Intestinal epithelial N-acylphosphatidylethanolamine phospholipase D links dietary fat to metabolic adaptations in obesity and steatosis

Amandine Everard, Hubert Plovier, Marialetizia Rastelli, Matthias Van Hul, Alice de Wouters d’Oplinter, Lucie Geurts, Céline Druart, Sylvie Robine, Nathalie M. Delzenne, Giulio G. Muccioli, Willem M. de Vos, Serge Luquet, Nicolas Flamand, Vincenzo Di Marzo, Patrice D. Cani*

*Corresponding author for this work

Research output: Contribution to journalArticleAcademicpeer-review

33 Citations (Scopus)

Abstract

Variations in N-acylethanolamines (NAE) levels are associated with obesity and metabolic comorbidities. Their role in the gut remains unclear. Therefore, we generated a mouse model of inducible intestinal epithelial cell (IEC)-specific deletion of N-acylphosphatidylethanolamine phospholipase D (NAPE-PLD), a key enzyme involved in NAE biosynthesis (Napepld∆IEC). We discovered that Napepld∆IEC mice are hyperphagic upon first high-fat diet (HFD) exposure, and develop exacerbated obesity and steatosis. These mice display hypothalamic Pomc neurons dysfunctions and alterations in intestinal and plasma NAE and 2-acylglycerols. After long-term HFD, Napepld∆IEC mice present reduced energy expenditure. The increased steatosis is associated with higher gut and liver lipid absorption. Napepld∆IEC mice display altered gut microbiota. Akkermansia muciniphila administration partly counteracts the IEC NAPE-PLD deletion effects. In conclusion, intestinal NAPE-PLD is a key sensor in nutritional adaptation to fat intake, gut-to-brain axis and energy homeostasis and thereby constitutes a novel target to tackle obesity and related disorders.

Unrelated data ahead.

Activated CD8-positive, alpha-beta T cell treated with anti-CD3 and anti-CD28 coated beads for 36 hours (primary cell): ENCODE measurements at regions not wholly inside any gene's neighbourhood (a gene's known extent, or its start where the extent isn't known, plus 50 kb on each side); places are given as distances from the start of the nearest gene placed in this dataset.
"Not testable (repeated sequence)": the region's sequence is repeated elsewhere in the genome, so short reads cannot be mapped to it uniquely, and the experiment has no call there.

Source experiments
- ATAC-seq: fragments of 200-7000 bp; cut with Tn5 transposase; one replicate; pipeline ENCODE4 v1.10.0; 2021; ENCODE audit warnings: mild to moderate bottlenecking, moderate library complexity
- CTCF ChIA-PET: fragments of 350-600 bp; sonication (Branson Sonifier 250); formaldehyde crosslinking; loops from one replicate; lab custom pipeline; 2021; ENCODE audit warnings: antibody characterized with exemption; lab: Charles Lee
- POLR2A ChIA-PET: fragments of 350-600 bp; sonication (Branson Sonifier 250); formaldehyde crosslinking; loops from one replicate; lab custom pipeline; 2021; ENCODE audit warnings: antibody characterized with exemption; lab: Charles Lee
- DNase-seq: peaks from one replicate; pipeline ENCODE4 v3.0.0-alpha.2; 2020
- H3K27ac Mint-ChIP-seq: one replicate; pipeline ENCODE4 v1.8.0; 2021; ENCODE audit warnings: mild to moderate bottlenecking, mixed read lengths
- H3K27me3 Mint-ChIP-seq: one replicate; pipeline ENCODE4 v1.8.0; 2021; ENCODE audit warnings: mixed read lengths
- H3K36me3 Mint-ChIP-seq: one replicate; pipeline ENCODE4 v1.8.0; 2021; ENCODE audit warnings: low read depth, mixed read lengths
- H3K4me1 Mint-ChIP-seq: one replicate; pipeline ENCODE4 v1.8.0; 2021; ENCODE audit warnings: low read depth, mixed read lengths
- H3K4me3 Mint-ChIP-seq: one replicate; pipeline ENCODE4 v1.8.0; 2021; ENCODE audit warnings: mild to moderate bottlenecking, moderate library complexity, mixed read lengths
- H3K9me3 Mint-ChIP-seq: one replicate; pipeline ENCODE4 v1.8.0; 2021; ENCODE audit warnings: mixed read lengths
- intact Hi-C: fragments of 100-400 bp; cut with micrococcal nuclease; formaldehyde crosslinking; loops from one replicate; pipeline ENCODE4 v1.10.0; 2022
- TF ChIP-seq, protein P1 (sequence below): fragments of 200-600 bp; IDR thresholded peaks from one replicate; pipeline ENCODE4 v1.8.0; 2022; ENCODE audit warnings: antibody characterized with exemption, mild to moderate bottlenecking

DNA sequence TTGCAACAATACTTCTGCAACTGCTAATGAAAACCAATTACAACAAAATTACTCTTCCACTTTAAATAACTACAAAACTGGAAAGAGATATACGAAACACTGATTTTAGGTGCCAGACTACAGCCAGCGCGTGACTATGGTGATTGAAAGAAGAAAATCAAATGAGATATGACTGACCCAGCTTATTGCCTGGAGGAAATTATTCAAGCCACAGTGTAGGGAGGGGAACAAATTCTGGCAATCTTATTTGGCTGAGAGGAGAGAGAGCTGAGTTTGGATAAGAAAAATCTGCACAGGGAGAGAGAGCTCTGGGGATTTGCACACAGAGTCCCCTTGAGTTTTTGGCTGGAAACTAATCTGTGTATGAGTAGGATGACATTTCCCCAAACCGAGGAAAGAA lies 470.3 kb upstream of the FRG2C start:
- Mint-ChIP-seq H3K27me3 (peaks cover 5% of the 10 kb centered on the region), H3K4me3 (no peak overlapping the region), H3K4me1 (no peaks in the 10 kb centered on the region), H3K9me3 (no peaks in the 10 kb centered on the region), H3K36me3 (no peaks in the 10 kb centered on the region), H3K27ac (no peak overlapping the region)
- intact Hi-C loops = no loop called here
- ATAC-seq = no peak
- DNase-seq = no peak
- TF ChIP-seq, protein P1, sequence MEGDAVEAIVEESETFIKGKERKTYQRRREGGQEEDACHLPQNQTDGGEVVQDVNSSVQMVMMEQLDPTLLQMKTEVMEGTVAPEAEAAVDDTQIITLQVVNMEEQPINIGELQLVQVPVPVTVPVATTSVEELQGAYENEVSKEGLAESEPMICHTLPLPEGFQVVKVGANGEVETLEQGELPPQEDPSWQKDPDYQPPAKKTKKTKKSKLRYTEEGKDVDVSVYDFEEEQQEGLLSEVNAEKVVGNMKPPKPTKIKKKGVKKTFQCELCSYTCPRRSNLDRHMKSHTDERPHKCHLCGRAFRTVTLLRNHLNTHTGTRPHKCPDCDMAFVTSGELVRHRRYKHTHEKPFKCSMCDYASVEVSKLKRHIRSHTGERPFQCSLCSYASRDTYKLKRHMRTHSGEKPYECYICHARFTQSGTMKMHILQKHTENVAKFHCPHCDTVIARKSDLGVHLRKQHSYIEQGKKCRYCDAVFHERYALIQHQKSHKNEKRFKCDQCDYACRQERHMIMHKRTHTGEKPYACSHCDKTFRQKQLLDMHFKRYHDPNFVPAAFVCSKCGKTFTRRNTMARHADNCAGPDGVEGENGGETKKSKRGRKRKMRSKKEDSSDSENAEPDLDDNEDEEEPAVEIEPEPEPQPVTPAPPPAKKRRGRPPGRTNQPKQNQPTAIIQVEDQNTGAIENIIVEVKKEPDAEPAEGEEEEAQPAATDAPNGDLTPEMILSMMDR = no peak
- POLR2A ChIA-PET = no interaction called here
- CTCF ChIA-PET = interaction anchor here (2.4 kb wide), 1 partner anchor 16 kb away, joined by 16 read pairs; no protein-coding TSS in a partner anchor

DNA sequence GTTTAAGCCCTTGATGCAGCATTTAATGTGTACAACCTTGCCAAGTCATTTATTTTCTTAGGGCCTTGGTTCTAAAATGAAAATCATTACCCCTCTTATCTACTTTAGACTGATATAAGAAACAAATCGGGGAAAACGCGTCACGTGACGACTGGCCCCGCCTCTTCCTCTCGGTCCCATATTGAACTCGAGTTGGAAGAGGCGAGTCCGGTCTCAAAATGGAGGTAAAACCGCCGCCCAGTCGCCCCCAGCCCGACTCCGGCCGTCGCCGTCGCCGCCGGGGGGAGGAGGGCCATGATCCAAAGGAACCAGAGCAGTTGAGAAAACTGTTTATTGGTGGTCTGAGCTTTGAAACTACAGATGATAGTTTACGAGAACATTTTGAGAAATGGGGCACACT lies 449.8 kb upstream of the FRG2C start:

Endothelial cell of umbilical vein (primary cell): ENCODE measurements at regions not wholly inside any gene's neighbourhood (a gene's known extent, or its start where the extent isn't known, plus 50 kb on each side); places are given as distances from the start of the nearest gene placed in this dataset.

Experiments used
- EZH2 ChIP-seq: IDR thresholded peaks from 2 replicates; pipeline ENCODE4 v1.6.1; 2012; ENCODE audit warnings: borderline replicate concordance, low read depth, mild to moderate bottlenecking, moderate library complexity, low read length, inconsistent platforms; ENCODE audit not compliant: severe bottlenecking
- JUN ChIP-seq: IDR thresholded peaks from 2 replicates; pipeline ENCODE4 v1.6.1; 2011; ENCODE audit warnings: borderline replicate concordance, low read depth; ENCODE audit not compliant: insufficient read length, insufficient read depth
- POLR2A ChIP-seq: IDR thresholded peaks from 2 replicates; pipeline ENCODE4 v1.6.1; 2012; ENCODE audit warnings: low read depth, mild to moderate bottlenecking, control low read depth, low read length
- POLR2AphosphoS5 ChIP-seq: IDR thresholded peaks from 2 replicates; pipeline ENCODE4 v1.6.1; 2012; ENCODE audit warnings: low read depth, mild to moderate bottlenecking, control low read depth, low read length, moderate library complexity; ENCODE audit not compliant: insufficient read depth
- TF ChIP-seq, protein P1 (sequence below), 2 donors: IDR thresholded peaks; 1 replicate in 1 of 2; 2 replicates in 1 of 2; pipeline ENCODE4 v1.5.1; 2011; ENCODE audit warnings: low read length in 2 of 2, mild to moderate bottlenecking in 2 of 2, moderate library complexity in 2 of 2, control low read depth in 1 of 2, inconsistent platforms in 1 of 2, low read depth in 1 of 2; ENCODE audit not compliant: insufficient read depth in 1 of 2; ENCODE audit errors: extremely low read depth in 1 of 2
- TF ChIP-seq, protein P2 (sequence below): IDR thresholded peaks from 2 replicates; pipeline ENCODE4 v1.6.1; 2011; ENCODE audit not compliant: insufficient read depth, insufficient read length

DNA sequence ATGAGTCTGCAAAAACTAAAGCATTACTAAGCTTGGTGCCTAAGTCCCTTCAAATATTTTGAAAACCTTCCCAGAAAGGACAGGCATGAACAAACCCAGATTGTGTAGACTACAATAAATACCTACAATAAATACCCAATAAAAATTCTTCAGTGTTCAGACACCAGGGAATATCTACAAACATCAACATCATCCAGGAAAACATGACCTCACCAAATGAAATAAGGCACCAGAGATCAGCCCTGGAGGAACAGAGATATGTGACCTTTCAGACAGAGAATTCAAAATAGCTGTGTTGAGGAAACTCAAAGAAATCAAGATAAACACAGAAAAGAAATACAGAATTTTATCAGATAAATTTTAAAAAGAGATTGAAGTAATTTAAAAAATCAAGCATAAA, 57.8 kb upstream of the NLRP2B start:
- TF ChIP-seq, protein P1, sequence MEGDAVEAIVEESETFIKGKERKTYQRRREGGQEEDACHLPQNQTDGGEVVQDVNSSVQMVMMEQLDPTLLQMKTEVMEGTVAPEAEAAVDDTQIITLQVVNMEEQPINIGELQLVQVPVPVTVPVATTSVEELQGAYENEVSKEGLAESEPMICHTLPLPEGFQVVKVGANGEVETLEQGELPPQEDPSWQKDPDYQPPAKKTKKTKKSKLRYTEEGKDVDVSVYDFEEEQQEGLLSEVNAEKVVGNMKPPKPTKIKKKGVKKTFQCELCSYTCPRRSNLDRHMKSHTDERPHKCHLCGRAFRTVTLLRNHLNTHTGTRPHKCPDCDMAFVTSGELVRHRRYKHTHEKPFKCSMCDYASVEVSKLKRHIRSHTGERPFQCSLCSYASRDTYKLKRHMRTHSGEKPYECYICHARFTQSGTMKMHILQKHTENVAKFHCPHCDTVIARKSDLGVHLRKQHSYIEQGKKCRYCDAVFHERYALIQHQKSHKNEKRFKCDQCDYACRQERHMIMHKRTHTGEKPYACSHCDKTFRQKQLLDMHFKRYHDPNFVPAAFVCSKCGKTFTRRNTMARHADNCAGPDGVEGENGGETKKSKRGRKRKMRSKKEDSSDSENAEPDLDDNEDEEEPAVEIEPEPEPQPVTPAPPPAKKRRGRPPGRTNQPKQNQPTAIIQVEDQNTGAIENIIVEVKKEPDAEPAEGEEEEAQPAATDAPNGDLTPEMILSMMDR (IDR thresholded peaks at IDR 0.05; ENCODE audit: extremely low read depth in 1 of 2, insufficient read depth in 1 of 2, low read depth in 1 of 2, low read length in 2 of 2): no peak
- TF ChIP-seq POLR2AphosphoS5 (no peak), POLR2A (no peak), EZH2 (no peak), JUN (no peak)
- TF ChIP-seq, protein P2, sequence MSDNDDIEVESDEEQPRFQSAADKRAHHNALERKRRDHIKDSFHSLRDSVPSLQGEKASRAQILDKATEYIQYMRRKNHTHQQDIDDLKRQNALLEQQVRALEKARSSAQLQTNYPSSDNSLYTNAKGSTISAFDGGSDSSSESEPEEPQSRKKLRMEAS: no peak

Original languageEnglish
Article number457
JournalNature Communications
Volume10
Issue number1
DOIs
Publication statusPublished - 1 Dec 2019

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